Just like us, our pets need care when the weather is hot. They need to be hydrated, they need food and they need shelter. There are many instances, however, where these simple but life-saving items are either forgotten or neglected.
On these hot Florida days, if your pet is an outside pet he/she needs to be monitored very closely and have certain items at their disposal. For starters, pets need water and food. It is illegal to leave your pet for more than 24 hours without either of these items available. If you are going to be away for more than 24 hours, arrange for someone to take care of them for you.
Shelter for your pet is another must-have item. At a minimum your outdoor pet shelter must be three sided with both a floor and roof. It should be at least 6 inches higher than the height of your pet and have adequate room to turn around.
Rosemary Lyons, education and volunteer coordinator for Pasco County Animal Services says, "pet's should always have an opportunity to get into some type of shelter, as a pet owner you are legally required to provide shelter."
Leaving your pet unattended and out in the open without shelter is only inviting your animal to become ill, which in turn can cost you thousands in vet bills and possibly the loss of your animal.
"Lack of shelter, dogs left in cars, animals chained to fences or trees for periods of time are some of the main violations we see," said Lyons.
When you leave a pet in a car, even on comfortable days, the heat can rapidly rise to dangerous levels for your pet.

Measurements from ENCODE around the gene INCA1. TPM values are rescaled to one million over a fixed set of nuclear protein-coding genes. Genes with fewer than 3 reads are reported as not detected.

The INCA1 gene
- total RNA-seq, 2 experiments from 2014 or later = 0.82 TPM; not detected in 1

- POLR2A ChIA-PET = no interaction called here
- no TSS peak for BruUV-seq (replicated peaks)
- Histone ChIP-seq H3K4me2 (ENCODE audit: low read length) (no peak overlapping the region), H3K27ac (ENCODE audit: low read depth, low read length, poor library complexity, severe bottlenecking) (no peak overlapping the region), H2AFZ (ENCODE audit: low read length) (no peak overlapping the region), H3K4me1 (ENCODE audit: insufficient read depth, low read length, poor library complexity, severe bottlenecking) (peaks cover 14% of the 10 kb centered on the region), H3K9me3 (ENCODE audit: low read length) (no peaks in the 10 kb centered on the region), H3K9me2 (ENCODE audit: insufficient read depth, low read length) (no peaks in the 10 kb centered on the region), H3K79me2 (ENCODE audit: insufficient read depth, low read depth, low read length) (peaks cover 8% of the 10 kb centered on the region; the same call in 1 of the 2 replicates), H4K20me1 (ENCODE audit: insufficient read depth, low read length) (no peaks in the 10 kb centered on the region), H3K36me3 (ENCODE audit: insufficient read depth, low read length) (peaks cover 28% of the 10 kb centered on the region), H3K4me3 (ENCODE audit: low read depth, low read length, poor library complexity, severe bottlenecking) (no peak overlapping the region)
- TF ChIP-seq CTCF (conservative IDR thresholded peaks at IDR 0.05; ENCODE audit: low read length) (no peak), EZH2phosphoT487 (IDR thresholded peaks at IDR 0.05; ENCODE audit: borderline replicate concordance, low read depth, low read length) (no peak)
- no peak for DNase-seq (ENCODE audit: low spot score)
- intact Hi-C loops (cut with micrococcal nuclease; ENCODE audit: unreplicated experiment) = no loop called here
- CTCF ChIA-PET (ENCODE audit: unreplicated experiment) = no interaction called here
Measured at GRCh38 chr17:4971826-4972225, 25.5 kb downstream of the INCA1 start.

You need to take special care of short nosed (brachycephalic) breeds such as Pekingese, Pug, Lhasa apso, Boston terrier, Persian cats and so on. These animals are the most likely candidates for heat stroke. These pets need to put more work into moving air in and out, which causes inadequate cooling since they cannot pant as effectively.
Another warm weather life threatening problem your pet can encounter is heart worms.
"One of the biggest dangers for dogs outside, in addition to heat is mosquitoes, and mosquitoes bring heart worms," said Lyons.
All it takes is one bite from an infected mosquito for your dog to contract this all too often deadly disease. It is important to keep your pet up to date on preventive heart worm measures.
Knowing the symptoms of overheating in a pet is also critical, Lyons said. They include excessive panting or difficulty breathing, increased respiratory and heart rate, drooling, weakness, seizures and an elevated body temperature.
In case of a heat-related emergency, the Humane Society of the United States says to move your pet indoors or into a shaded area and pour cool (not cold) water onto your pet, this will help gradually lower the body temperature. Apply ice packs or cold towels to your pet's head, neck and chest only. You can also let your pet lick ice cubes but limit access to cold water.
"In hot weather, the pet owner should think about four different things," Lyons said. They are:
1) When the weather is hot, you should never leave your animal in the car. Leave your pet home where they can remain cool and safe.
2) Be careful when exercising your pet in hot weather. The pet may seem like he/she wants to run and play, but they will do so until they become sick.
3) Leaving your pet outside in hot weather without proper shelter to help them remain cool is illegal, cruel and not what a good pet owner does.
4) Flea, tick and heart worm control is necessary year round in Florida.
For more information about proper pet care in Florida, visit Pasco County Animal Services online at pascocountyfl.net.